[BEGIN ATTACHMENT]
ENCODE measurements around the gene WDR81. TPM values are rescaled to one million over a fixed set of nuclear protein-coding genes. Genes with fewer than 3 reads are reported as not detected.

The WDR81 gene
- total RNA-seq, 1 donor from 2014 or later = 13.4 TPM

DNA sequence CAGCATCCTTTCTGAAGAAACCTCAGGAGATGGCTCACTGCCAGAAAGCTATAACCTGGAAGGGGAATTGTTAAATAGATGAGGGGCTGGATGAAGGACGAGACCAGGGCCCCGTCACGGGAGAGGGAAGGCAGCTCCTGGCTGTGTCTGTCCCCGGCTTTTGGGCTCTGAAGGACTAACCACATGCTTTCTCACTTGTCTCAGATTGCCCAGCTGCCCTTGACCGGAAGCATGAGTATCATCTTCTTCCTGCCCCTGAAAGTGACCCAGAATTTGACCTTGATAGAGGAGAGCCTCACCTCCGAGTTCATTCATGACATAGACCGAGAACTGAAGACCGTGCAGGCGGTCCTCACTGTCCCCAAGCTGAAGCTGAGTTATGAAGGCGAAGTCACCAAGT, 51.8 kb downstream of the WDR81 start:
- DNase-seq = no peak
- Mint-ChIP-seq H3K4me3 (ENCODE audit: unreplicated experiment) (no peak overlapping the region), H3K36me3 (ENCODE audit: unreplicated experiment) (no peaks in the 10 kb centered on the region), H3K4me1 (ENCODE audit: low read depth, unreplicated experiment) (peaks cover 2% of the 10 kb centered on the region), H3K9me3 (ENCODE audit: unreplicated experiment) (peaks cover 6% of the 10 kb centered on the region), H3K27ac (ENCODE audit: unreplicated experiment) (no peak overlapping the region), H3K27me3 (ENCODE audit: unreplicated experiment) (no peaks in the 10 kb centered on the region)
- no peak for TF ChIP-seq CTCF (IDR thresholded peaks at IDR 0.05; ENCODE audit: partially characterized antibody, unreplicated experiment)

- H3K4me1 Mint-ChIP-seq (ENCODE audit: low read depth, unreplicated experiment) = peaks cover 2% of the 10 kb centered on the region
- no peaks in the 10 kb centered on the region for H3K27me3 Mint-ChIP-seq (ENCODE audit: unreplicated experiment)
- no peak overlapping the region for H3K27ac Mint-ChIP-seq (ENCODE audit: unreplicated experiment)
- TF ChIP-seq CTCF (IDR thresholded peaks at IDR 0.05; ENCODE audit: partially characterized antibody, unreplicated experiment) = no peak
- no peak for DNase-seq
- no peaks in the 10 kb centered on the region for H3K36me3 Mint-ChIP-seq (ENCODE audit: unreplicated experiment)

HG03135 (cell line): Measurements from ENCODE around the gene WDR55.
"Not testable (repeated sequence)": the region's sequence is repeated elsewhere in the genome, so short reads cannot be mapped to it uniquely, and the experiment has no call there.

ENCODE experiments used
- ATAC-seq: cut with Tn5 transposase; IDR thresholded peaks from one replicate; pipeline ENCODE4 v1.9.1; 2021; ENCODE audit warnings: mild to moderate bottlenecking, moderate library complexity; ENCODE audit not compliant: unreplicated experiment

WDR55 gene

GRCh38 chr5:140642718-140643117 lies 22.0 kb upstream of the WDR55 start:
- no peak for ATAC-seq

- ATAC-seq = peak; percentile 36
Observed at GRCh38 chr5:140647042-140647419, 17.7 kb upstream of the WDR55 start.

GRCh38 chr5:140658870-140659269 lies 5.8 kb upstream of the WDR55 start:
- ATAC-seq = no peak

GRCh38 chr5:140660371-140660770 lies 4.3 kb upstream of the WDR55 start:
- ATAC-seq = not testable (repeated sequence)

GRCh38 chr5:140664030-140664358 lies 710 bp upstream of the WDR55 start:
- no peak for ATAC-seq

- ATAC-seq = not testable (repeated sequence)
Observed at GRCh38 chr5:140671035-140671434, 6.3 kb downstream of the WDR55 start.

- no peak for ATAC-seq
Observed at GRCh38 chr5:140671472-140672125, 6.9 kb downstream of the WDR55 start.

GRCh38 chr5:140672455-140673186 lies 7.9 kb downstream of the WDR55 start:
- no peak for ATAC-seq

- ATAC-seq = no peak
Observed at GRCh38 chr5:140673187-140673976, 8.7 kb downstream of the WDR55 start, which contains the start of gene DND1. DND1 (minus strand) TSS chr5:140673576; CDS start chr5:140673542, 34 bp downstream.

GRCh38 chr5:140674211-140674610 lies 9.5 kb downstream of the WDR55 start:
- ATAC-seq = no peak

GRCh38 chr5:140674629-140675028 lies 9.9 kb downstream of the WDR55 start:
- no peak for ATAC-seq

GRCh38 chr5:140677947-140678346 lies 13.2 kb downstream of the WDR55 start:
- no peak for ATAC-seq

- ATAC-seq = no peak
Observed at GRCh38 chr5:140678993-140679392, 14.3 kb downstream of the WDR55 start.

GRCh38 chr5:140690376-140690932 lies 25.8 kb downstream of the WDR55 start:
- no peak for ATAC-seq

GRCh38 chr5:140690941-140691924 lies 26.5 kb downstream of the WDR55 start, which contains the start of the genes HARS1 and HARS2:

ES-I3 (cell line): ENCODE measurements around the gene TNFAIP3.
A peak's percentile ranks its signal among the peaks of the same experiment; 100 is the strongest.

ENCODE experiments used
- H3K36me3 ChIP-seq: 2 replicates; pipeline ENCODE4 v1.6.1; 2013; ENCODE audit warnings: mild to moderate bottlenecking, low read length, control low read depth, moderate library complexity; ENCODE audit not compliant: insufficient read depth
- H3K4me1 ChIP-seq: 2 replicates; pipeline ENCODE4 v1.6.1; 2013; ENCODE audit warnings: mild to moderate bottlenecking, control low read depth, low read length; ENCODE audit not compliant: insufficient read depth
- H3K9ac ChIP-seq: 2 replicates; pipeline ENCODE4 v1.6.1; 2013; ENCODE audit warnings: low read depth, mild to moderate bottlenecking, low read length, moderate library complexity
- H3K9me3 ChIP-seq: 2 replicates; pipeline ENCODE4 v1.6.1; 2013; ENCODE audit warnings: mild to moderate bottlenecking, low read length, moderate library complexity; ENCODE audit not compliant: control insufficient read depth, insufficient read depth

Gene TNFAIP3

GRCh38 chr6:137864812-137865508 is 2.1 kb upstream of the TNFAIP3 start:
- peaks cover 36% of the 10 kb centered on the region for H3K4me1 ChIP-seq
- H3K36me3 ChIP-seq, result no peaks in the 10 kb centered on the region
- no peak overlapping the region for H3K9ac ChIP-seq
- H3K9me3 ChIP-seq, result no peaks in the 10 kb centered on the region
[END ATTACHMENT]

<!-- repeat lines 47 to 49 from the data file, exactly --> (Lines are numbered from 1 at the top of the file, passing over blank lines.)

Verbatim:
GRCh38 chr5:140690941-140691924 lies 26.5 kb downstream of the WDR55 start, which contains the start of the genes HARS1 and HARS2:

ES-I3 (cell line): ENCODE measurements around the gene TNFAIP3.
A peak's percentile ranks its signal among the peaks of the same experiment; 100 is the strongest.